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Hard Data: Jobs Market Unchanged

NEW YORK (TheStreet) -- The jobs market is not shifting into high gear, as some analysts suggest, and the disappointing December jobs report, standing alone, means nothing. The labor market continues to move along much as it has for the past two years. Hiring is too slow to really dent unemployment.

At the bottom you will see the monthly employment figures as reported by the Bureau of Labor Statistics, the monthly jobs gains and three-month moving average of those gains.

The December jobs gain of 74,000 was poor, but the October and November gains of 200,000 and 241,000, respectively, were strong. The December three-month average was 172,000, below the annual averages for both 2012 and 2013, which were 180,000 and 188,000, respectively.

The unemployment rate fell to 6.7% in December largely because the percentage of adults seeking employment (the adult participation rate) is at historically low levels. Anemic adult participation cannot be explained by an aging labor force, especially with so many seniors working part time to supplement disappointing returns on CDs and other retirement investments over the last decade. Were the participation rate the same today as when President Obama took office, unemployment would be about 10.8%.

Statements from some economists that the jobs market is improving or shifting into high gear do curry favor with the White House and its supporters in the media, but those are not substantiated by the data or sound economic analysis.

Low December jobs creation was an outlier as the White House and some analysts assert, but over and over again, good months for jobs creation have been followed by disappointing months. The hard reality is that monthly economic statistics are highly volatile -- regardless of what variable we are measuring -- and no significant upward trend in jobs creation yet can be discerned.

A stronger job market could emerge in 2014, but so far the vital signs, as measured by the actual jobs creation and the adult participation rate, are simply not there.

Most troubling is that Obamas jobs performance is roughly the same as the George W. Bush recovery, but still not adequate to provide the job opportunities needed to employ all the young people leaving school and older folks displaced by global competition and improvements in productivity. To accomplish that over three years would require about 365,000 jobs each month and GDP growth in the range of 4% to 5%.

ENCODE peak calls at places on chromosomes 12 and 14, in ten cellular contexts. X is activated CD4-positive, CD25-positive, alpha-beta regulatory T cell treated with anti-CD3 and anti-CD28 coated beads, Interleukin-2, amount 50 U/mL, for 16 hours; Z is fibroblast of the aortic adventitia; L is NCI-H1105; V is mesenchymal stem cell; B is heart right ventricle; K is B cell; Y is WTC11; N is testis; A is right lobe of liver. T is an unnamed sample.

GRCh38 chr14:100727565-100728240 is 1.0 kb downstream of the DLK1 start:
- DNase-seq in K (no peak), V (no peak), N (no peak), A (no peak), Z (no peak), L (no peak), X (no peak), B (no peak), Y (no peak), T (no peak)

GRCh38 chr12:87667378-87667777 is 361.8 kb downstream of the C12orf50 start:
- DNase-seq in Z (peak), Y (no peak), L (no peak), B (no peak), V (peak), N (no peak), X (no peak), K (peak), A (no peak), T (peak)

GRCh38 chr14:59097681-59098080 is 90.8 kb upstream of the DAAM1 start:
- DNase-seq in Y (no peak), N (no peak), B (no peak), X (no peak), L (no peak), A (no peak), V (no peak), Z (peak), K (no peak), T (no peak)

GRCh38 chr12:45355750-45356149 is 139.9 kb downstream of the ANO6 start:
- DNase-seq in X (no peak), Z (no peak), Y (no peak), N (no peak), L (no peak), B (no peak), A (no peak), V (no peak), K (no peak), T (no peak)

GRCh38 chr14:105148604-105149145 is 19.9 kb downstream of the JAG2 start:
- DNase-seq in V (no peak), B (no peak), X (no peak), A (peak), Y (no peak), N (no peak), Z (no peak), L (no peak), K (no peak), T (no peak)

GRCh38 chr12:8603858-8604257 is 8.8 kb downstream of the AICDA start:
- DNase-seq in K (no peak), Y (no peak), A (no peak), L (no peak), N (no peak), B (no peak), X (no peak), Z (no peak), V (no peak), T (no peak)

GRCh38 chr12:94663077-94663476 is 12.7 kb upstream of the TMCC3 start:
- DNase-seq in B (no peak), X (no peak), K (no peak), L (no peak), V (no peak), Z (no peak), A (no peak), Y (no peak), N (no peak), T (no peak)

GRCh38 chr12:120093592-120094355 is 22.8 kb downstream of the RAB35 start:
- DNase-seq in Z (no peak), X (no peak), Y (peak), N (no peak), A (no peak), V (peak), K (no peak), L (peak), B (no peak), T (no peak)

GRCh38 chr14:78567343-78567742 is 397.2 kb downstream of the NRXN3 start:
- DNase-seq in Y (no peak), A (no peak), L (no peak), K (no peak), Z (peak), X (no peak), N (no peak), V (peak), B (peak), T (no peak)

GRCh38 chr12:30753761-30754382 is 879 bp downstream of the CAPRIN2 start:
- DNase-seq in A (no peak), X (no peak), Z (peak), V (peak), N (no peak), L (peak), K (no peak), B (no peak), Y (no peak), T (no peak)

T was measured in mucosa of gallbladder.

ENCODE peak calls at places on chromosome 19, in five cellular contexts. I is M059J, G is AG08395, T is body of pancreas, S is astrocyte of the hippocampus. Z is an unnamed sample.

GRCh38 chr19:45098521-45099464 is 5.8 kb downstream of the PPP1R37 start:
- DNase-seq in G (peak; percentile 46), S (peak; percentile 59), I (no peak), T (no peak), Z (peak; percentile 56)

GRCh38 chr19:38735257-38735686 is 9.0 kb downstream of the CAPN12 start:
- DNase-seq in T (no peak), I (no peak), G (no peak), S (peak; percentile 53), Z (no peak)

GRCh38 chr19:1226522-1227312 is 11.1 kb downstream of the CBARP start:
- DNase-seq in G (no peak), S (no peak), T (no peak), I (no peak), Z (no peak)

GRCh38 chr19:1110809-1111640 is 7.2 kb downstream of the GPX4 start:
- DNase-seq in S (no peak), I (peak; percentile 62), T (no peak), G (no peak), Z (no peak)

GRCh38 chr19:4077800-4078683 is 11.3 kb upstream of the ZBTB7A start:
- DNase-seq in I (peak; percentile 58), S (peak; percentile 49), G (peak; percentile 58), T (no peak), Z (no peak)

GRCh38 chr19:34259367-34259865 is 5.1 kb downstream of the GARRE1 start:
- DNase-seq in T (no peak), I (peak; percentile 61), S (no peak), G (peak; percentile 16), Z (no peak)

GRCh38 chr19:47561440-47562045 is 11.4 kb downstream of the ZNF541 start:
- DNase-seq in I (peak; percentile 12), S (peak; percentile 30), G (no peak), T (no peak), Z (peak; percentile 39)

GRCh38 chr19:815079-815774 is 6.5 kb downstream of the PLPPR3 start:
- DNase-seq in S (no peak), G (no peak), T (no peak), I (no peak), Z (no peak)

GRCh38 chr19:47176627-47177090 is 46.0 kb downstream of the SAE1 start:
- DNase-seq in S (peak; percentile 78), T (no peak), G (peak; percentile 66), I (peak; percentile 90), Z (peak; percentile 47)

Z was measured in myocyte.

The pace of GDP growth during the Obama and Bush recoveries has been about the same, 2.3%. The Reagan recovery accomplished 4.9% during the period comparable to the current recovery, with radically different approaches than either the Obama or Bush presidency.

The nation is in a jobs crisis because the structural problems that give rise to slow growth, chronic unemployment, income inequality, and poverty were not addressed by Bush. Those issues have not been addressed and are sometimes exacerbated by Obama. Important among those issues are inefficient and dysfunctional government regulation of business, prohibitions on domestic petroleum development off the Atlantic, Pacific and Eastern Gulf Coasts, and protectionist policies in China and elsewhere in Asia that limit market opportunities for competitive U.S. products.

Palliative measures, such as support for a higher minimum wage, extending Food Stamps and Medicaid to more families, and emergency unemployment benefits treat the symptoms but not the causes of an underperforming economy. The taxes necessary to finance those measures actually drive investment offshore, slow growth and make the underlying structural problems worse.

Courtesy of the Bureau of Labor Statistics




At the time of publication, the author held no positions in any of the stocks mentioned.

This article represents the opinion of a contributor and not necessarily that of TheStreet or its editorial staff.

Professor Peter Morici, of the Robert H. Smith School of Business at the University of Maryland, is a recognized expert on economic policy and international economics. Prior to joining the university, he served as director of the Office of Economics at the U.S. International Trade Commission. He is the author of 18 books and monographs and has published widely in leading public policy and business journals, including the Harvard Business Review and Foreign Policy. Morici has lectured and offered executive programs at more than 100 institutions, including Columbia University, the Harvard Business School and Oxford University. His views are frequently featured on CNN, CBS, BBC, FOX, ABC, CNBC, NPR, NPB and national broadcast networks around the world.

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